Main content

### Course: 5th grade (Eureka Math/EngageNY) > Unit 3

Lesson 1: Topic A: Equivalent fractions- Equivalent fractions
- Visualizing equivalent fractions
- Equivalent fractions (fraction models)
- More on equivalent fractions
- Equivalent fractions
- Decomposing a fraction visually
- Decomposing a mixed number
- Decompose fractions
- Writing mixed numbers as improper fractions
- Writing improper fractions as mixed numbers
- Write mixed numbers and improper fractions

© 2024 Khan AcademyTerms of usePrivacy PolicyCookie Notice

# Visualizing equivalent fractions

Sal uses fraction models to show equivalent fractions. Created by Sal Khan.

## Want to join the conversation?

- I keep getting confused over what a denominator and a numerator is😟(27 votes)
- Have you heard of a "denomination"? People don't use this word much anymore, but when we paid with cash all the time, it was a common word. The denomination of a paper bill is, for example, a "twenty". The denomination of a coin is, for example, 25 cents. to describe a collection of money, we must use two numbers, not one. For example, I have 2 twenties. the two, is the count, or the "numerator". In the world of fractions, this means that if I have a bag with 1/4 (quarters), if I want to label the bag, I have to use 2 numbers, somewhere I need to write quarter, and somewhere I have to write how many quarters are in the bag. So we have all agreed (about 1,500 years ago) to label a bag with three quarters, 3/4. The count goes on the top (or on the left) and the denomination, the number of pieces the whole was cut into (the denominator) goes on the bottom (or the right).(24 votes)

- i still don't get this can u make another video for dumb people like me(5 votes)
- your not dumb your smart(3 votes)

- how do you get a equivalent fraction(2 votes)
- 1/2 = 2/4; 2/3 = 4/6, 3/4 = 6/8, 4/8 = 8/16 etc.(8 votes)

- how do we even do this, i don't understand the question...(5 votes)
- i dont get it please help(6 votes)
- can you add fractiones if the dominater is diffrent in 4 grade(1 vote)
- No, you can't add fractions with different denominators. You can change the fractions so that they both get the same denominators, but until you do, you can't solve the problem.(8 votes)

- What is one thing that kids most likely 6th graders always have trouble with. Or might need help with(4 votes)
- You can also divided the fraction both if it divisble by a number.(2 votes)
- im so confused how did he get 3 for the numerator and the denominator.(2 votes)
- 2 1/4 meters goes into 36 meters how many times(1 vote)
- Well............your equation would be 36/2.25 (0.25 = 1/4)

36 divided by 2.25 equals 16.

You can reduce numbers like this:

Half of 36 is 18, and half of 18 is 9. How many times does 2.25 go into 9? (A smaller number to work with)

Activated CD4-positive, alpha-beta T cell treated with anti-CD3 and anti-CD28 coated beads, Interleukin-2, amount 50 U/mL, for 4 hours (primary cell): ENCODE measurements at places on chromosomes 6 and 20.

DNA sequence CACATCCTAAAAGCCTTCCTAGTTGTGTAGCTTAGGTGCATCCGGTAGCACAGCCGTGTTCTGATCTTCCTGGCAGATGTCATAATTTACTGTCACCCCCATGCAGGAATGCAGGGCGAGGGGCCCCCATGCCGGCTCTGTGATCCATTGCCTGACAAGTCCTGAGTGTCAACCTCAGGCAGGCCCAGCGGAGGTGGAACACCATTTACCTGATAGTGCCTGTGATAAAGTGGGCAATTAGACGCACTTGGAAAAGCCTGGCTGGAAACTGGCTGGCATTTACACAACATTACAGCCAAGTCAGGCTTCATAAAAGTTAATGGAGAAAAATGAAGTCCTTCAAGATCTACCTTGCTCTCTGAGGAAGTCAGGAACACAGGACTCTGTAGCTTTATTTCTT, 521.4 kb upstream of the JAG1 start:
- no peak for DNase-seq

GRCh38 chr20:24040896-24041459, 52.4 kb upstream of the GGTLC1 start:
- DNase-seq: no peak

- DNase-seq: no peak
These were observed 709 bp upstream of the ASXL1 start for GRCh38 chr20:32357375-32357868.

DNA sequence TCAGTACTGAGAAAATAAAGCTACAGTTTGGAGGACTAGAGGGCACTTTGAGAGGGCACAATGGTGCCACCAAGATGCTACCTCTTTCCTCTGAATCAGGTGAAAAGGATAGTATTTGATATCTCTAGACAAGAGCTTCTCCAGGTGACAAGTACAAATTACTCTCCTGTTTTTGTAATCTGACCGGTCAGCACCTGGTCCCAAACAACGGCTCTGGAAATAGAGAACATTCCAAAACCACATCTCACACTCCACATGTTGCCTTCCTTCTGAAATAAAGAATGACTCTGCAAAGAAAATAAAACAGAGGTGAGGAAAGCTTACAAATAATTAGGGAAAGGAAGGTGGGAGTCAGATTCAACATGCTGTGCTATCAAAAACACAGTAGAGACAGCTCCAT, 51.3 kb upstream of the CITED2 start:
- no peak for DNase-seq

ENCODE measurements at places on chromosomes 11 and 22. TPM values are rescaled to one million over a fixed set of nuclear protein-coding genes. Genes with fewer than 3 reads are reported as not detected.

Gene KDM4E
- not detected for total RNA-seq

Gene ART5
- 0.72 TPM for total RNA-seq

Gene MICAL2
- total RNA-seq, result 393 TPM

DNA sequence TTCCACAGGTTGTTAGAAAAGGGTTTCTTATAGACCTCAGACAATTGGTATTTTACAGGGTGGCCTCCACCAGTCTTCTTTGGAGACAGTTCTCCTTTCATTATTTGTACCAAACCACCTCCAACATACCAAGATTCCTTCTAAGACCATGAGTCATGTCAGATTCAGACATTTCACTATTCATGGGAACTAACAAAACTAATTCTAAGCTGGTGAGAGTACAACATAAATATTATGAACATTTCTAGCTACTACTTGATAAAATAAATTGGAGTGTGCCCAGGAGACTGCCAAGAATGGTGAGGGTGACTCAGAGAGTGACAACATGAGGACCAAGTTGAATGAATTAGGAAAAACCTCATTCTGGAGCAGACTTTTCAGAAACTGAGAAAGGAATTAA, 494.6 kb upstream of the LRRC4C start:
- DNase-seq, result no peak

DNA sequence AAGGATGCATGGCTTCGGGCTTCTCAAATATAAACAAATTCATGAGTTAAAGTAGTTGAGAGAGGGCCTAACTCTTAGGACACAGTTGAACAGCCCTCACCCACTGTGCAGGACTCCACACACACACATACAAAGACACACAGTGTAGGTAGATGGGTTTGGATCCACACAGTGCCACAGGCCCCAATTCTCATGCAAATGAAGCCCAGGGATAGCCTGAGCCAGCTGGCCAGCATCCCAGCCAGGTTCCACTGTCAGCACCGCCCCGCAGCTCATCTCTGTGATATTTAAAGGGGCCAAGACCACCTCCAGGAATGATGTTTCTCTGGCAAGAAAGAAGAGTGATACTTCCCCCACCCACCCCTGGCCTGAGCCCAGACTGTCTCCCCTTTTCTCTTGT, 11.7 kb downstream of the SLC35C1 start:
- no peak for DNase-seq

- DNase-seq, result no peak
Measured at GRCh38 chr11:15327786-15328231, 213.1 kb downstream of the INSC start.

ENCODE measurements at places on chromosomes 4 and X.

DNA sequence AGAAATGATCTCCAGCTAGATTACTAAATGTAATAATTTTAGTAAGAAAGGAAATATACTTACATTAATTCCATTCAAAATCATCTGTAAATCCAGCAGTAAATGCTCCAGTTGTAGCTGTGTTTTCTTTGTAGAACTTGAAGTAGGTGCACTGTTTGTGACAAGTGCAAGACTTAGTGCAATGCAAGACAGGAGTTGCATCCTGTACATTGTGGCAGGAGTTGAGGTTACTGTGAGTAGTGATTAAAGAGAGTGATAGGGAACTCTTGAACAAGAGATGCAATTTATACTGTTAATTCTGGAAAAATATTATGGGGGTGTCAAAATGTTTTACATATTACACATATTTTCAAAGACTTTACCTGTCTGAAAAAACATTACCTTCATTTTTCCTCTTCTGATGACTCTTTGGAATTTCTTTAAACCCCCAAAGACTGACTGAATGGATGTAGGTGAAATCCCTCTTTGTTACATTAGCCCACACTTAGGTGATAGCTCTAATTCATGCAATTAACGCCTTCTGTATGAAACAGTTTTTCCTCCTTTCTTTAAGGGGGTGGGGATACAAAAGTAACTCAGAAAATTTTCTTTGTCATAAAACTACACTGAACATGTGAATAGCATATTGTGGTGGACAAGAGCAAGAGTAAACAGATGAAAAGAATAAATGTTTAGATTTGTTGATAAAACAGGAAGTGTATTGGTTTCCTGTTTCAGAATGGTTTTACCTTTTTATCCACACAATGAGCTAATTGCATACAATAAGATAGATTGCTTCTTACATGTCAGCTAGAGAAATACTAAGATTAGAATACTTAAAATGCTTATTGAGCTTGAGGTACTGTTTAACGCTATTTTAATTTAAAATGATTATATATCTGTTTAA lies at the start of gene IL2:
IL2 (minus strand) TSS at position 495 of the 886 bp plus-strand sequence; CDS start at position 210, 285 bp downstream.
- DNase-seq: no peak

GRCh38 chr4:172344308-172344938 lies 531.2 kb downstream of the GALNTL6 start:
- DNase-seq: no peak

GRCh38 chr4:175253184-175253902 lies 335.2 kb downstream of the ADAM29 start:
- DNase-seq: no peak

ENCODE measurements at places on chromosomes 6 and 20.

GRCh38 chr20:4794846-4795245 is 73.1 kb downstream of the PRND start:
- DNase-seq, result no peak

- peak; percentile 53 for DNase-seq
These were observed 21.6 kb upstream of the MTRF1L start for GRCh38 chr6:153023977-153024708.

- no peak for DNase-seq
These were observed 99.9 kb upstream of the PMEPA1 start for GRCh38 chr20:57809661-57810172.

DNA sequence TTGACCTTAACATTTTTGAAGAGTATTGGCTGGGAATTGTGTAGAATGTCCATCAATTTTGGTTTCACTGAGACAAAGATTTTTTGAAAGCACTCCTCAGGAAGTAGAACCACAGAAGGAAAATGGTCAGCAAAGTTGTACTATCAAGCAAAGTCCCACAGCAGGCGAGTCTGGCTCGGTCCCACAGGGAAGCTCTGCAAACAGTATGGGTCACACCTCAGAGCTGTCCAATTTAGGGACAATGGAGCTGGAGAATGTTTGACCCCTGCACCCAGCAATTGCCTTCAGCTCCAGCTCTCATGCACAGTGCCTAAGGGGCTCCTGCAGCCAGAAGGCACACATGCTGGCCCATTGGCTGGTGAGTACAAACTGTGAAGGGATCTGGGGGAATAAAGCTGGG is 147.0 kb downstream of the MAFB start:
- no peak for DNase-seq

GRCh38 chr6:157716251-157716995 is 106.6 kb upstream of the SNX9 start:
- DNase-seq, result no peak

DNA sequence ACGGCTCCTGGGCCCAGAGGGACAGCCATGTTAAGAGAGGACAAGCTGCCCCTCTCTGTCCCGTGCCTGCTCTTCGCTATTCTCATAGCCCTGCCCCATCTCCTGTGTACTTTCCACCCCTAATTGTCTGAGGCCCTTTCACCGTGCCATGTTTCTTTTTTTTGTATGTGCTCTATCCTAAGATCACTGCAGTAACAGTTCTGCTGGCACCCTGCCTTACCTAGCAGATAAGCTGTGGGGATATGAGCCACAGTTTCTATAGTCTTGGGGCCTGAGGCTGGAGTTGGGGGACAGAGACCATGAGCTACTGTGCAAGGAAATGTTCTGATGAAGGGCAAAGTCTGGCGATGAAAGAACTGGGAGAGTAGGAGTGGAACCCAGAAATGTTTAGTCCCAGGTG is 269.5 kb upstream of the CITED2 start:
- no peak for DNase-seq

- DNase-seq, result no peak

Well 2.25 + 2.25 = 4.5 and 4.5+2,25 = 6.75, and 6.75 +2.25 = 9......so 2.5 goes into 9 FOUR times.

And because 9 is 1/4 of 36, we must multiply by 4. (4 x 4) So the answer is 16.(1 vote)

## Video transcript

Let's think about what
fraction of this grid is actually shaded in pink. So the first thing we
want to think about is how many equal
sections do we have here? Well, this is a 1, 2,
3, 4, 5 by 1, 2, 3 grid. So there's 15 sections here. You could also count it-- 1,
2, 3, 4, 5, 6, 7, 8, 9, 10, 11, 12, 13, 14, 15. So there are 15
equal sections here. And how many of
those equal sections are actually shaded in
this kind of pinkish color? Well, We have 1, 2, 3, 4, 5, 6. So it's 6/15 is shaded in. But I want to
simplify this more. I have a feeling that there's
some equivalent fractions that represent the exact
same thing as 6/15. And to get a sense of that, let
me redraw this a little bit, where I still shade in
six of these rectangles, but I'll shade them a
little bit in one chunk. So let me throw in another
grid right over here, and let me attempt to
shade in the rectangles as fast as possible. So that is 1-- 1 rectangle. I'll even make my
thing even bigger. All right, 1 rectangle,
2 rectangles, 3 rectangles-- halfway
there-- 4 rectangles, 5 rectangles shaded in and
now 6 rectangles shaded in. So this right over
here, what I just did, this is still 6
rectangles of the 15 rectangles are shaded in. So this is still 6/15. These are representing
the same thing. But how can I simplify
this even more? Well, when you look
at it numerically, you see that both 6 and
15 are divisible by 3. In fact, their greatest
common factor is 3. So what happens if we divide the
numerator and denominator by 3? If we do the same thing to the
numerator and the denominator, we're not going to be changing
the value of the fraction. So let's divide
the numerator by 3 and divide the denominator by 3. And what do we get? We get 2 over 5. Now how does this make sense
in the context of this diagram right here? Well, we started off
with 6 shaded in. You divide by 3, you
have 2 shaded in. So you're essentially saying,
hey, let's group these into sections of 3. So let's say that this right
over here is one section of 3. This is one section
of 3 right over here. So that's one section of 3. And then this is another
section of 3 right over here. And so you have
two sections of 3. And actually let me color
it in a little bit better. So you have two sections of 3. And if you were to combine
them, it looks just like this. Notice this is covering
the exact same area as your 6 smaller ones did. And then how many equal
sections of this size do you have on
this entire thing? Well, you have 5 equal sections. Because this is one section
of 3 right over here, this is another section of 3. And then this is
another section of 3. So notice, you're covering
the exact same area of the original thing. You're covering 2 out
of the 5 equal sections. So 2/5 and 6/15 are
equivalent fractions. So if you want to say
what fraction of this is covered in the simplest
form, you would say 2/5.